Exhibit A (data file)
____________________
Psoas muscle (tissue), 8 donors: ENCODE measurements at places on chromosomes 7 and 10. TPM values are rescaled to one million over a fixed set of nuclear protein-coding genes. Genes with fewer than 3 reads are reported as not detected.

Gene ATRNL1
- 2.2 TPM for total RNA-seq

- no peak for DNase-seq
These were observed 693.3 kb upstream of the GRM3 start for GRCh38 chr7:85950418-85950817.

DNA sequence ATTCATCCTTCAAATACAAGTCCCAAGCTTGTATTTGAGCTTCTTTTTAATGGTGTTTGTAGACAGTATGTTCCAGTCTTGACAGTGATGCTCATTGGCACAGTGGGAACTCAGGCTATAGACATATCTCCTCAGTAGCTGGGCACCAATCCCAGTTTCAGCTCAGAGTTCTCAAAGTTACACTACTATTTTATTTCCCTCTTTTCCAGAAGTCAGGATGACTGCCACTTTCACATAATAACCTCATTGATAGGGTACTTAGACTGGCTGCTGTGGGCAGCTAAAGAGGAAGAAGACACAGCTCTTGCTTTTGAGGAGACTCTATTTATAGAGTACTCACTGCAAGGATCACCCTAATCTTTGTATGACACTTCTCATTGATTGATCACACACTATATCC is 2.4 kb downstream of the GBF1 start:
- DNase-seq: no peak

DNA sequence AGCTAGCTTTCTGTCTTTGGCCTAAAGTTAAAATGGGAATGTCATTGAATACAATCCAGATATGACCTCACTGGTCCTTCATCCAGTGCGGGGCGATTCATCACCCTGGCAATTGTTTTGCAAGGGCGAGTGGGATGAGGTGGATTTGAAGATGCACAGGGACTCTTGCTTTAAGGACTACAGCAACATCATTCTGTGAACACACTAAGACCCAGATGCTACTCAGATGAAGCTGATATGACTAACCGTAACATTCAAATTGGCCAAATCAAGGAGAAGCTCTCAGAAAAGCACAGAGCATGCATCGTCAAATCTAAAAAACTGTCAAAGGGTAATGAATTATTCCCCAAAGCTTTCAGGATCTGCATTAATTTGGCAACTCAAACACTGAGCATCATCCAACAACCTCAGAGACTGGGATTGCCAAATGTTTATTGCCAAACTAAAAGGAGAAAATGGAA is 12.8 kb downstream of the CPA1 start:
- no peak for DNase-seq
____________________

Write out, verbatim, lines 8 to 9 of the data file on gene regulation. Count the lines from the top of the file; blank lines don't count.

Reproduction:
DNA sequence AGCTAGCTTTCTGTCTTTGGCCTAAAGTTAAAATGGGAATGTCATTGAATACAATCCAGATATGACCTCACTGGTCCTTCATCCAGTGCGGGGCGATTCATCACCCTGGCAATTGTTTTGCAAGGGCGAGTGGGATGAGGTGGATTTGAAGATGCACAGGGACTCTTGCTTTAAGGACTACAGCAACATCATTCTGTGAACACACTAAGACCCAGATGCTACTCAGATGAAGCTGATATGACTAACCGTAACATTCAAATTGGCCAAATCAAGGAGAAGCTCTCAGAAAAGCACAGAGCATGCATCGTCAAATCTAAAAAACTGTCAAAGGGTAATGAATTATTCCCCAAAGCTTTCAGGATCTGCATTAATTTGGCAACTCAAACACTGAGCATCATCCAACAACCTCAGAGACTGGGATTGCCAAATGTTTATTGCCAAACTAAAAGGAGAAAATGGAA is 12.8 kb downstream of the CPA1 start:
- no peak for DNase-seq